(b) …. property shall be identified as such and appropriately safeguarded. Complete records of such … property shall be kept by the lawyer and shall be preserved for a period of five years after termination of the representation.
(d) … Except as stated in this Rule or otherwise permitted by law or by agreement with the client, a lawyer shall promptly deliver to the client … any property that the client … is entitled to received and, upon request by the client …, shall promptly render a full accounting regarding such … property.
I think you would be hard pressed to find lawyers in Tennessee, who prior to the issuance of this opinion, would ever have taken the position that the five year requirement in RPC 1.15(b) applied to anything other than bank records or safety deposit box records. Hopefully, you the reader, will understand why when I give you the versions of (b) and (d) sans ellipses:
(b) Funds belonging to clients or third persons shall be deposited in a separate account maintained in an FDIC member depository institution having a deposit-accepting office located in the state where the lawyer’s office is situated (or elsewhere with the consent of the client or third person) and which participates in the required overdraft notification program as required by Supreme Court Rule 9, Section 29.1. A lawyer may deposit the lawyer’s own funds in such an account for the sole purpose of paying financial institution service charges or fees on that account, but only in an amount reasonably necessary for that purpose. Other property shall be identified as such and appropriately safeguarded. Complete records of such funds and other property shall be kept by the lawyer and shall be preserved for a period of five years after termination of the representation.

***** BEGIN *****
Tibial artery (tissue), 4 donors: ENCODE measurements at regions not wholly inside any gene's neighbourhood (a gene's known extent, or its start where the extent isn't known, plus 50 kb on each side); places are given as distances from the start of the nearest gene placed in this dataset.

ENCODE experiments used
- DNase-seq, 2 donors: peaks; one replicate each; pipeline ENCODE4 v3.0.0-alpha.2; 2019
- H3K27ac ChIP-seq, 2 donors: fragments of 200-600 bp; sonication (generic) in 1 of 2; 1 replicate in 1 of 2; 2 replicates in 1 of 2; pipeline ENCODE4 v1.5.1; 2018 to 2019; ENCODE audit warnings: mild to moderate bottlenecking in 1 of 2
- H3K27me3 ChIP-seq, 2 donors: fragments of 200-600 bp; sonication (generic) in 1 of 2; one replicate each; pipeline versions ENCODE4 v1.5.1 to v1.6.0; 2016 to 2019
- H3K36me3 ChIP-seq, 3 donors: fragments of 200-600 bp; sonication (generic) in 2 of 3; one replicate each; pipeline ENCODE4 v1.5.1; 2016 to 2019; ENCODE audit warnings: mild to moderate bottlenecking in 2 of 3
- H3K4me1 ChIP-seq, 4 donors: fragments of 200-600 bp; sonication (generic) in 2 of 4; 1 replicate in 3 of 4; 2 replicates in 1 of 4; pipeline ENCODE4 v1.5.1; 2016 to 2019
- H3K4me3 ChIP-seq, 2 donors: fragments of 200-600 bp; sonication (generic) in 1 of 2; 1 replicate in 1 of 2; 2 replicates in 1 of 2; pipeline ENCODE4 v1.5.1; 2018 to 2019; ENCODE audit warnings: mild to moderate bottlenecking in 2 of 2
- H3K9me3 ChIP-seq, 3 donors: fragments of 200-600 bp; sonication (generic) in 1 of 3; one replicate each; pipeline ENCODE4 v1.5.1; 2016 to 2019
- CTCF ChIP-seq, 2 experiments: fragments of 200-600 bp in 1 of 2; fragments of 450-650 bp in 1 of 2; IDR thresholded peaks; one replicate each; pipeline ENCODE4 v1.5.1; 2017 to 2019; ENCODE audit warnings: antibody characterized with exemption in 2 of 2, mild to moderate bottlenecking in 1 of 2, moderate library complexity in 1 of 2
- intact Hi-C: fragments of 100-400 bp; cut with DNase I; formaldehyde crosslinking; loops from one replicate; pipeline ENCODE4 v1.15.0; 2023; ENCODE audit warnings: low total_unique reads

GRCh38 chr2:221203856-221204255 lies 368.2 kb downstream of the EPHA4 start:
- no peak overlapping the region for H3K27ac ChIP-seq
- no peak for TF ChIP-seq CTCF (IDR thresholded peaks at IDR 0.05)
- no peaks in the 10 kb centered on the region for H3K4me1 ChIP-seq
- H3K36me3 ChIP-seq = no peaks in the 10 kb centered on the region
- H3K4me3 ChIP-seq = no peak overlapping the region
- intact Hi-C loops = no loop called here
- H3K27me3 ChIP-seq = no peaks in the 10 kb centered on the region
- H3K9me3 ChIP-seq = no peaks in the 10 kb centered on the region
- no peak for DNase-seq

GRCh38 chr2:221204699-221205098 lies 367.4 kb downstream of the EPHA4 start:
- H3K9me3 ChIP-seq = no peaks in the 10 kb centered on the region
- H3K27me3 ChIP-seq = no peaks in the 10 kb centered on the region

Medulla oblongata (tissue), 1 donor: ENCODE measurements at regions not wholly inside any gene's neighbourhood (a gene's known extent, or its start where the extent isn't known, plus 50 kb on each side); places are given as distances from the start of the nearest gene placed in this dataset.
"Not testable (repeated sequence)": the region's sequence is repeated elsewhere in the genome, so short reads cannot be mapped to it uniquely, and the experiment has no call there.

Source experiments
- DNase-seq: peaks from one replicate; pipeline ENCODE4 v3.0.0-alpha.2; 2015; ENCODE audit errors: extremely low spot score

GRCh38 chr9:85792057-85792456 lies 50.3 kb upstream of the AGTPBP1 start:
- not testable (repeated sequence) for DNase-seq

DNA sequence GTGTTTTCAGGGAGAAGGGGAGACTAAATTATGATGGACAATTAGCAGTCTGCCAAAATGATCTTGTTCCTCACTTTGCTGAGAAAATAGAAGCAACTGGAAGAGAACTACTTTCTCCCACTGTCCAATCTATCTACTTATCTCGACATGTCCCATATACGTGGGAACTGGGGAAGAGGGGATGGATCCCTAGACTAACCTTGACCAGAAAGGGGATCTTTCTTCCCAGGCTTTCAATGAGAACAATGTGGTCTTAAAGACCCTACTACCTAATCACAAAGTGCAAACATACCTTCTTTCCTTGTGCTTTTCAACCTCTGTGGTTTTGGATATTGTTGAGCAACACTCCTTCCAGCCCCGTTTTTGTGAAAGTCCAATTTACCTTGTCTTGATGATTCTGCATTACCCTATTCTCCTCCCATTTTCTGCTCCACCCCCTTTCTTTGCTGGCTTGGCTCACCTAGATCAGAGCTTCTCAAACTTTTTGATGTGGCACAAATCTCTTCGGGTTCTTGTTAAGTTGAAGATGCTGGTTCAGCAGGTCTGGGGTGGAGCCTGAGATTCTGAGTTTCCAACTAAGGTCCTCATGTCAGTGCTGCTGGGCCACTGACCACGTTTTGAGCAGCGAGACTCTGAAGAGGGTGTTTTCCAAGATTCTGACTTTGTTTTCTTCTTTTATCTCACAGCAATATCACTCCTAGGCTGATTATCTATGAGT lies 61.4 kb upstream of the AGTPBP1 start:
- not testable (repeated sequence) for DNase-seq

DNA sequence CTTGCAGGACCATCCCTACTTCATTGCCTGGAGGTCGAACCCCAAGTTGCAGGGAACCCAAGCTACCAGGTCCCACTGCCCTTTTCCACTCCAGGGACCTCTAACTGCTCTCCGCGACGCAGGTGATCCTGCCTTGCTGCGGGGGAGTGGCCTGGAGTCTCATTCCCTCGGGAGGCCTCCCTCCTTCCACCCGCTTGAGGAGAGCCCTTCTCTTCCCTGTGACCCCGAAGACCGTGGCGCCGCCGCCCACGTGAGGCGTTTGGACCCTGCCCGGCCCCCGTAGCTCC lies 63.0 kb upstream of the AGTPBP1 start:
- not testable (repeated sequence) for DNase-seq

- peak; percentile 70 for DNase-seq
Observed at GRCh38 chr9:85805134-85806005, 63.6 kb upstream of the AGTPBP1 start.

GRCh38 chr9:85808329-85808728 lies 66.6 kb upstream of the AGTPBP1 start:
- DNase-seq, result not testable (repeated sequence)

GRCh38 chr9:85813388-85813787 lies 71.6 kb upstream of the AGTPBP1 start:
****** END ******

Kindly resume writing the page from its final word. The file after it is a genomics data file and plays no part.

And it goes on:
(d) Upon receiving funds or other property in which a client or third person has an interest, a lawyer shall promptly notify the client or third person. Except as stated in this Rule or otherwise permitted by law or by agreement with the client, a lawyer shall promptly deliver to the client or third person any funds or other property that the client or third person is entitled to receive and, upon request by the client or third person, shall promptly render a full accounting regarding such funds or other property.
Reads a lot different with the gaps filled in, doesn’t it. It sure doesn’t read like a rule that contemplates the client file as being the type of property being referred to that has to be kept separate. Under this approach, I guess, if you are on a plane and you put a book you own to read on the plane into the same accordion file folder holding the client file you are also going to read on the flight, then you’ve just engaged in unethical commingling. Right?
And, in case the intention of (b) as not being about client files wasn’t otherwise clear, Comment  to our RPC 1.15 states as follows: “Paragraph (b) of this Rule contains the fundamental requirement that a lawyer maintain funds of clients and third parties in a separate trust account. All such accounts, including IOLTA accounts, must be part of the overdraft notification program established under Supreme Court Rule 9, Section 29.1.”
I can’t say I’m speechless because I just wrote 1000 words about this, but …